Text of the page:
Now, you might think that The Tall Doll would have finally been tossed away by the time Debbie was out of high school. Nope. It was recycled for a younger cousin to play with when staying at the farm on a weekend. But even that came to an end when she got to old to play with buzz-cut tall dolls.

This brings me to what is known in our family as “The Tall Doll’s Last Stand”. This was sometime in the late 70’s. Tall Doll still resided at the farmhouse along with the mice, a 1958 TV set, and other long forgotten items. An extended family member, a cousin of my grandparents named Louis, had bought some of the land adjacent to our farm in about 1963. He was about 15 years younger than my grandparents. At some point in time he started to lease the farm land to raise his cattle on. Part of the agreement was that he would check in on the farmhouse from time to time. One Friday night Louis was on his way to his house and decided to stop in at the farmhouse to check on things. It was dark. In those days when night came it was truly dark here in the country. I’m talking about so dark that you couldn’t see your hand in front of your face with the lights out. The story goes that Louis unlocked the front door while armed with a flashlight. He hadn’t bother going around to the breaker box on the side of the house to turn on the power. He didn’t plan on being there but for a couple of minutes. He was just going to walk through the house with his flashlight and make sure everything was OK. Louie’s flashlight swept through the living room and that’s when Louis’s heart skipped several beats. A little girl, about 3 feet tall, was sitting on the couch just staring at him. All he could think to say was, “Can I help you?” Well, if the Tall Doll had answered I kind of think that Louis would have been gone like Speedy Gonzalez. But, after a few seconds he realized he was talking to a rather large, buzz-cut, blue-eyed doll.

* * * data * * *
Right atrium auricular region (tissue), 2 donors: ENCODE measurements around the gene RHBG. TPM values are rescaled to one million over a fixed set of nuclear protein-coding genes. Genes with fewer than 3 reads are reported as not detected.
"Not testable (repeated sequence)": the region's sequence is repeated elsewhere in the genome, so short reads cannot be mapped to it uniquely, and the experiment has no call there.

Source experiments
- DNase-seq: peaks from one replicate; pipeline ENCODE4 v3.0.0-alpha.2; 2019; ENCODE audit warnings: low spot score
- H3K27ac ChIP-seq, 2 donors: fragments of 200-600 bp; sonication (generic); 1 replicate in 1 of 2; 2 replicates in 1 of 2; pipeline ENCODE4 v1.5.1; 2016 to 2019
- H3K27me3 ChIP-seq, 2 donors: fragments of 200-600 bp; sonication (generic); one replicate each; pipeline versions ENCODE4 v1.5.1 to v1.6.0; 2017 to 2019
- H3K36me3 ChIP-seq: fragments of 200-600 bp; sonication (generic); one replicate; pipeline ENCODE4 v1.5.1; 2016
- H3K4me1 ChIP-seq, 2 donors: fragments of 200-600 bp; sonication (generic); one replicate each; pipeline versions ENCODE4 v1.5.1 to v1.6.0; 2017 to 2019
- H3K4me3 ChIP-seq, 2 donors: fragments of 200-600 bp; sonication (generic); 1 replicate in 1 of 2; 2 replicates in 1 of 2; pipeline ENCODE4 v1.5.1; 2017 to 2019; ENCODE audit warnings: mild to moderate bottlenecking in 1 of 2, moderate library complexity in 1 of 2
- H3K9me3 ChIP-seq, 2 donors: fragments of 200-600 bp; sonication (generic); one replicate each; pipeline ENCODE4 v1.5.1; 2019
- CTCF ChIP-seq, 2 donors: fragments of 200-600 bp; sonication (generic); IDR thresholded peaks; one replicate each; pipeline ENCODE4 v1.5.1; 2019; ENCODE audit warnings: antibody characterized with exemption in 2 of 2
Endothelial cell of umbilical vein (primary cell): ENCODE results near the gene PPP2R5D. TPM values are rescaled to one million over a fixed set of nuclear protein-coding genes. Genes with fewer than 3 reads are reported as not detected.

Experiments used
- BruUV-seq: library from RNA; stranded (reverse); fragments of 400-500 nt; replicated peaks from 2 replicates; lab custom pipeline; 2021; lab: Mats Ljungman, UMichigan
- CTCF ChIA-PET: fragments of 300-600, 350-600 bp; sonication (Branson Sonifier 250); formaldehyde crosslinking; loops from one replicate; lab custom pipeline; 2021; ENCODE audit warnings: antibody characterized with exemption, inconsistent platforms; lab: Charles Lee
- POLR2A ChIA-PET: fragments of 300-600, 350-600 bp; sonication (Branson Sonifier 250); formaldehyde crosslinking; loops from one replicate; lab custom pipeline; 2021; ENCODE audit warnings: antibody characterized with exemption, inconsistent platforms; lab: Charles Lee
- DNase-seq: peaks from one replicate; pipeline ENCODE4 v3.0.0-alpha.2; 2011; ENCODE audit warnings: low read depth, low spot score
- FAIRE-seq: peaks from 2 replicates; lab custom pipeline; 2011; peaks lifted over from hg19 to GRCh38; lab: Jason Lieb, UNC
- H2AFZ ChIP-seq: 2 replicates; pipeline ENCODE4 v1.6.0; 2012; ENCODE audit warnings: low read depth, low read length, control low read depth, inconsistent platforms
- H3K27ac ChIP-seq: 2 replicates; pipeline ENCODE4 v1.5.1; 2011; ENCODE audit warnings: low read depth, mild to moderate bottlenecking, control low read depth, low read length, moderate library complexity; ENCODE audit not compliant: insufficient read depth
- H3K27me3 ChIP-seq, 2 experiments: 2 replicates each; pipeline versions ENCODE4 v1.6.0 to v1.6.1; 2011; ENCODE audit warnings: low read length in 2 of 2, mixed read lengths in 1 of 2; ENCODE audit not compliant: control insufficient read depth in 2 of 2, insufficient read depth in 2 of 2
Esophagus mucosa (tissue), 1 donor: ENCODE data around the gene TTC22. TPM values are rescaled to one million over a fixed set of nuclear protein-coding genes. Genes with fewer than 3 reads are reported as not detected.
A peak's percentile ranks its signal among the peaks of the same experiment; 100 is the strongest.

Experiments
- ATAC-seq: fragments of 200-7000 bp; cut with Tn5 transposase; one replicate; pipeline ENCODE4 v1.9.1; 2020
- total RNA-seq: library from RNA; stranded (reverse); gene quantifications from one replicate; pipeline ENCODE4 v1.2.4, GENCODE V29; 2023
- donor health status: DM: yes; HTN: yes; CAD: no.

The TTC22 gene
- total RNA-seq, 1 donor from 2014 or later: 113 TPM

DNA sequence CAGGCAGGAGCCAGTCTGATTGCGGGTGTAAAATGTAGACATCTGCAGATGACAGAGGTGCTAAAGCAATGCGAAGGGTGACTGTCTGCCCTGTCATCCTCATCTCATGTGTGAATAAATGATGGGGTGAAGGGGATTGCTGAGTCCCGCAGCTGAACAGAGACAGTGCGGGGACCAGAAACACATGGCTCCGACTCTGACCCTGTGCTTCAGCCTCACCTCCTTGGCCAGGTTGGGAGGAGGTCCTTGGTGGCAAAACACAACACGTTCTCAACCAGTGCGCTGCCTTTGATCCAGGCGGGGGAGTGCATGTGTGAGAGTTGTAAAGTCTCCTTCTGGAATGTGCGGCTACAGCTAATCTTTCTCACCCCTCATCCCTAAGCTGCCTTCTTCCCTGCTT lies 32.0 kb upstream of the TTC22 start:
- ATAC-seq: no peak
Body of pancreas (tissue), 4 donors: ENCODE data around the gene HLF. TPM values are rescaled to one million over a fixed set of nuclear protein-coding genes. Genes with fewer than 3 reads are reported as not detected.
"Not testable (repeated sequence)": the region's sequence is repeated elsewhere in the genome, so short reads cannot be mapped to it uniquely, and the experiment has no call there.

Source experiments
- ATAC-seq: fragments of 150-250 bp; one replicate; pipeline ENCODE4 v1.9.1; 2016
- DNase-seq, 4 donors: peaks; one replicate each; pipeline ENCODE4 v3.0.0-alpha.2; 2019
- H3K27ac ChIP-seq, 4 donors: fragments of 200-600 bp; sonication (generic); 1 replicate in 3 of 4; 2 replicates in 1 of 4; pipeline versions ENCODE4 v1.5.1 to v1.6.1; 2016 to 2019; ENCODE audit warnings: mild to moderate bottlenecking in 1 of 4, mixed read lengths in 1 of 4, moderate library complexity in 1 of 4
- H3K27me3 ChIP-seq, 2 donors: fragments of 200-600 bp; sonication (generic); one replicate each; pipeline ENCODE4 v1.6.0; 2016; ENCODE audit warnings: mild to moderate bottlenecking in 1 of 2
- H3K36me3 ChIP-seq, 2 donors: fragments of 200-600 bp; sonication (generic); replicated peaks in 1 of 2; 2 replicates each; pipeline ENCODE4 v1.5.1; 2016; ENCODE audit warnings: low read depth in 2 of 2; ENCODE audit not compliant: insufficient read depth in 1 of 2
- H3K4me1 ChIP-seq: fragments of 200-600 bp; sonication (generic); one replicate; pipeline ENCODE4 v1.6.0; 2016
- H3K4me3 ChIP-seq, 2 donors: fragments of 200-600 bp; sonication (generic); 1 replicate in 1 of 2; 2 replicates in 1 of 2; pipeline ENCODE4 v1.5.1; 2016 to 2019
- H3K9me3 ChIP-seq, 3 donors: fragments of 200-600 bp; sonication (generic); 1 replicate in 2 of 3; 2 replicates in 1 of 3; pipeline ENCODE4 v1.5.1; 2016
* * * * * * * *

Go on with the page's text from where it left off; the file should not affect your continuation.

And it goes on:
Louis reported his close encounter of the strange kind to my grandmother who then reported it to the rest of the family. Laughs were hail and hearty over the whole thing. My mother still liked to retell that story until she passed in early 2018. The Tall Doll would live another few years but was finally laid to rest when the farmhouse underwent a remodel in 1983.

But wait! There’s more! In 2014 I was walking through a CVS pharmacy in Huntsville, Texas around Christmas. I passed by an aisle of retro toys and I thought I heard a whisper. It went something like, “I’m baaakkk.” There was Tall Doll! No not THE Tall Doll, but a reissued Tall Doll. I had to buy it for my granddaughter. I waited until Christmas Eve when the whole family was there – Debbie included – and I gave the “New & Improved Tall Doll” to my granddaughter Sofia. I penned a note to the doll that said, “No scissors allowed.”

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Been reading the blogs. Never new So you want to be a rock and roll star was about the Monkees. I love that song and the cutting lyrics of selling your soul to the company who are waiting there to sell plastic wear.